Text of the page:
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Amber is the catalyst who makes the novel happen. She appears on the doorstep of the Smart's rented summer cottage in Norfolk, England, barefoot and unexpected. Eve Smart, a third-rate author suffering writer's block, believes that she is a friend of her husband's. Michael is a womanizing University professor, but he doesn't usually drag his quarry home. He thinks that she must be a friend of Eve's. Everyone is politely confused and Amber is invited to dinner. She is a consummate liar and manipulator who manages to seduce everyone in the family in some significant way.
Magnus, Eve's 17-year-old son from a former marriage and Astrid, her 12-year-old daughter, are easy prey. Magnus is in despair. He played a prank on a classmate and it went horribly wrong when she killed herself because of the humiliation it caused. He cannot shake the guilt and is about to hang himself from the shower rod when Amber walks into the bathroom, the perfect deus ex machina. She bathes him and takes him back downstairs, announcing that she found him trying to kill himself. Everyone titters. Could it be possible? This is a recurring question as Amber's behavior becomes more and more outrageous. Is this really happening, or is it some family-wide delusion? To add to the mystery, there is a Rashomon-like character to the story in that the same events are recalled by the Smarts through their own filters.
This is a completely engrossing novel that raises as many questions as it answers. --Valerie Ryan --This text refers to the Hardcover edition.
Well enough written I suppose, but I just couldn't care about any of the characters. I liked the writing style, I liked the structure, the story should have been good... Read morePublished 8 months ago by tarsh
Do you appreciate post-modern award winning deconstructed writing, or do you find the mental gymnastics required to follow the plot in such cases disconcerting and exhausting? Read morePublished 10 months ago by Billy Boy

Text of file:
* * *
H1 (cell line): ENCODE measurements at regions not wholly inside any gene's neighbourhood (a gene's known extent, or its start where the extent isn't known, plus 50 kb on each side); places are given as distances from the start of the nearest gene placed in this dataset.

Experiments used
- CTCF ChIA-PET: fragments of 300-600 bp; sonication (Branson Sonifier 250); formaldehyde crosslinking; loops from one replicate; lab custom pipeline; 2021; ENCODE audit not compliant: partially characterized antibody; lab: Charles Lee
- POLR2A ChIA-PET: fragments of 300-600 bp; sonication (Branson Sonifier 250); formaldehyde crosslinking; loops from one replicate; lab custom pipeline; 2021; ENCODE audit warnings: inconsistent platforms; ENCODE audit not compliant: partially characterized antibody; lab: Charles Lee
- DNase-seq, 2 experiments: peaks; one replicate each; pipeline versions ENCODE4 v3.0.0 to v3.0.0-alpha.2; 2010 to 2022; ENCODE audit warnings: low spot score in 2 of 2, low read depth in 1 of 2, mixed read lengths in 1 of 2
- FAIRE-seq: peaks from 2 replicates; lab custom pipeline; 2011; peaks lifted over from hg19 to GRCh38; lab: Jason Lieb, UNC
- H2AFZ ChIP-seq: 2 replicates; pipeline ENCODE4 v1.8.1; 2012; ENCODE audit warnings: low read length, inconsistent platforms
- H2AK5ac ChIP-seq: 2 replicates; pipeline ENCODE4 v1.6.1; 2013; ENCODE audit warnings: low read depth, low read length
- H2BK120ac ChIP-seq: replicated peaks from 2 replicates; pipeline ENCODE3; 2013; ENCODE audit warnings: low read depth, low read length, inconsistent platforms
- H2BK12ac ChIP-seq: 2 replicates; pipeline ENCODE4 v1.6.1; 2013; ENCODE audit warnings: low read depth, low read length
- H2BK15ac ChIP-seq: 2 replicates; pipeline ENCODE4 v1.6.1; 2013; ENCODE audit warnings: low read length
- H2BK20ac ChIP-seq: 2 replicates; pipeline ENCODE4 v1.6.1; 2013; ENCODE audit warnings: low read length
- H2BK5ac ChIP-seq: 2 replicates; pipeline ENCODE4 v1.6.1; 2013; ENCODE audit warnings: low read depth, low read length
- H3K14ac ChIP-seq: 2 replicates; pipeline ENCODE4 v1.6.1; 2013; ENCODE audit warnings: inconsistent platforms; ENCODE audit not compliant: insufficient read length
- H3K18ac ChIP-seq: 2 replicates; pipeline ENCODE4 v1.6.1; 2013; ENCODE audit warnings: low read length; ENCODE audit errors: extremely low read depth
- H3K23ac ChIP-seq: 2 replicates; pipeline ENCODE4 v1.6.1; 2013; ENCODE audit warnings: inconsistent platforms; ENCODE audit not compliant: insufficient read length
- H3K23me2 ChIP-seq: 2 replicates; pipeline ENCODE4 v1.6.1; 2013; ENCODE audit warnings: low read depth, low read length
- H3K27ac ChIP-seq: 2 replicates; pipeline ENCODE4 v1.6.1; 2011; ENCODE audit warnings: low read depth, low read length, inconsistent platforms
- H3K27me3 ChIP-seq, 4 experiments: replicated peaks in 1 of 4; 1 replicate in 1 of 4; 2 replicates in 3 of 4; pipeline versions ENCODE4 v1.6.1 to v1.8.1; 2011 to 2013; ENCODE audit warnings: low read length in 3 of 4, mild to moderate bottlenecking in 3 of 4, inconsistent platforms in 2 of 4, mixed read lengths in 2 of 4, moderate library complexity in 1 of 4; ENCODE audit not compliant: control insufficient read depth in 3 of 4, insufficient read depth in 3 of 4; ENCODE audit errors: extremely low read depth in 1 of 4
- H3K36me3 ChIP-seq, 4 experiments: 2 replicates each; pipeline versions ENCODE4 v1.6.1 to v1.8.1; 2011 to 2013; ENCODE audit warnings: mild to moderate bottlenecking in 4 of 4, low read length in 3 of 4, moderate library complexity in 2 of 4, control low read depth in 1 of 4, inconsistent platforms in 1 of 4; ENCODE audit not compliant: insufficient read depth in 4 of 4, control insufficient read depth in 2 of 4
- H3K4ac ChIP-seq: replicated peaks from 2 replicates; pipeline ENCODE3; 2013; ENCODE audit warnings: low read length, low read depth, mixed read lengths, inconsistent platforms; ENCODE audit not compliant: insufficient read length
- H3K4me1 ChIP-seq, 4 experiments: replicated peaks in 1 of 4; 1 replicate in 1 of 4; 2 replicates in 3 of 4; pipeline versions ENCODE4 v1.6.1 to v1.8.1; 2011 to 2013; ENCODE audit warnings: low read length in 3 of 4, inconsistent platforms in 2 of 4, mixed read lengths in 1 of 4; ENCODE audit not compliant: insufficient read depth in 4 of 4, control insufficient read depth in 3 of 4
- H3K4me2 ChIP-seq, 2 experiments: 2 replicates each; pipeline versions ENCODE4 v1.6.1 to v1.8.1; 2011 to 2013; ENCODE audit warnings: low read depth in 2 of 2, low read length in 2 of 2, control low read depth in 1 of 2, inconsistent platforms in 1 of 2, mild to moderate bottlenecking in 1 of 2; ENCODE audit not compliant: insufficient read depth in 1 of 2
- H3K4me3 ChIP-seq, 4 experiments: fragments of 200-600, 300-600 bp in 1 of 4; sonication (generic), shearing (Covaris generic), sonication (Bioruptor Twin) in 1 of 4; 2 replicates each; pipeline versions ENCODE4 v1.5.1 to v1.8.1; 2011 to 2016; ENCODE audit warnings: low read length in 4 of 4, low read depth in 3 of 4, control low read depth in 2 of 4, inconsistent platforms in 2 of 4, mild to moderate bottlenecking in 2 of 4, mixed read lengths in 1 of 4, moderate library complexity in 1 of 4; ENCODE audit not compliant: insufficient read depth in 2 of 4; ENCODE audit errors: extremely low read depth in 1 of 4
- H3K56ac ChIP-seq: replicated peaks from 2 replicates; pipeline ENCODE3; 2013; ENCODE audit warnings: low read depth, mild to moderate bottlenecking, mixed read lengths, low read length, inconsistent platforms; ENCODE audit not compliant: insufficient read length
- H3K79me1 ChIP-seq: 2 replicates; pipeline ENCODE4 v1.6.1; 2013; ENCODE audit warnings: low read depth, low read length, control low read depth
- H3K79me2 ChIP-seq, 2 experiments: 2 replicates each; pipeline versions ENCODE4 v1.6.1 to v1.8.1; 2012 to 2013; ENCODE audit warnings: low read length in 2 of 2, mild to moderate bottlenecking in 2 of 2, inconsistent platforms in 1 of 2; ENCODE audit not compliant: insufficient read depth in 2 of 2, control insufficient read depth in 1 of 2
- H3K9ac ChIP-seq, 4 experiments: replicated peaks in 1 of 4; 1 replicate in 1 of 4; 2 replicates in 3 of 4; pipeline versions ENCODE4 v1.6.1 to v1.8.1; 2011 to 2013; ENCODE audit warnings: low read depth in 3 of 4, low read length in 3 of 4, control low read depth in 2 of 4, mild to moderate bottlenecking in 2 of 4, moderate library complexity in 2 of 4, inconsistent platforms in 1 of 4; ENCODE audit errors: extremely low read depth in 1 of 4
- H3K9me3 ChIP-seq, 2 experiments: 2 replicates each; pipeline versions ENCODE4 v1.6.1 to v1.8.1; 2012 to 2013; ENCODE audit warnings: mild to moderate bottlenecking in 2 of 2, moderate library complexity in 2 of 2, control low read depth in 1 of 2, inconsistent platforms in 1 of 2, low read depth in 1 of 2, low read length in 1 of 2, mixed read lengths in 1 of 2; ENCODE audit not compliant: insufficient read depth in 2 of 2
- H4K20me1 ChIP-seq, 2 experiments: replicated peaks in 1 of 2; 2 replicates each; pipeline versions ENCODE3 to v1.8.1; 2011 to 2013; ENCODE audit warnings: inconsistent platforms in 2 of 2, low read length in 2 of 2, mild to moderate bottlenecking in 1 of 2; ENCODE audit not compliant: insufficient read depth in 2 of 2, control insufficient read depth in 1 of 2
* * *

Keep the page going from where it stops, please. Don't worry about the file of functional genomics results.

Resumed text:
The stream-of-consciousness works very well in this book and the unique and sometimes startling writing style is impressive. Read morePublished 16 months ago by Avis Everhard
This has to be one of the most boring books I have ever read. I managed to get to the end, but was sorely tempted along the way to just erase it from my Kindle. Read morePublished 18 months ago by Robert
The novel is ambitious and creative, both good things. The characters are all compelling, and the dialogue is spot on. But for some reason, the book didn't work for me. Read morePublished 18 months ago by Kindle Reader
I think Ms Smith employs language well but did not care for or identify with any of the characters. Will not try her again for a while.Published 19 months ago by Chris Clark
review "The Accidental" is a fun-house-mirror of a book with a chapter by chapter shift of first person, stream of consciousness narrative, building a bizarre but engaging tale of... Read morePublished 19 months ago by Melissa A. Hensley
Nice little story but at the end of the day all the characters ALL of them are so flawed I just didn't care about them and once I put the book down the characters disappeared from... Read morePublished 22 months ago by James Trimble
I really enjoyed the book. Would make a terrific movie with the inter family angst and the intriguing stranger. Read morePublished 23 months ago by Peter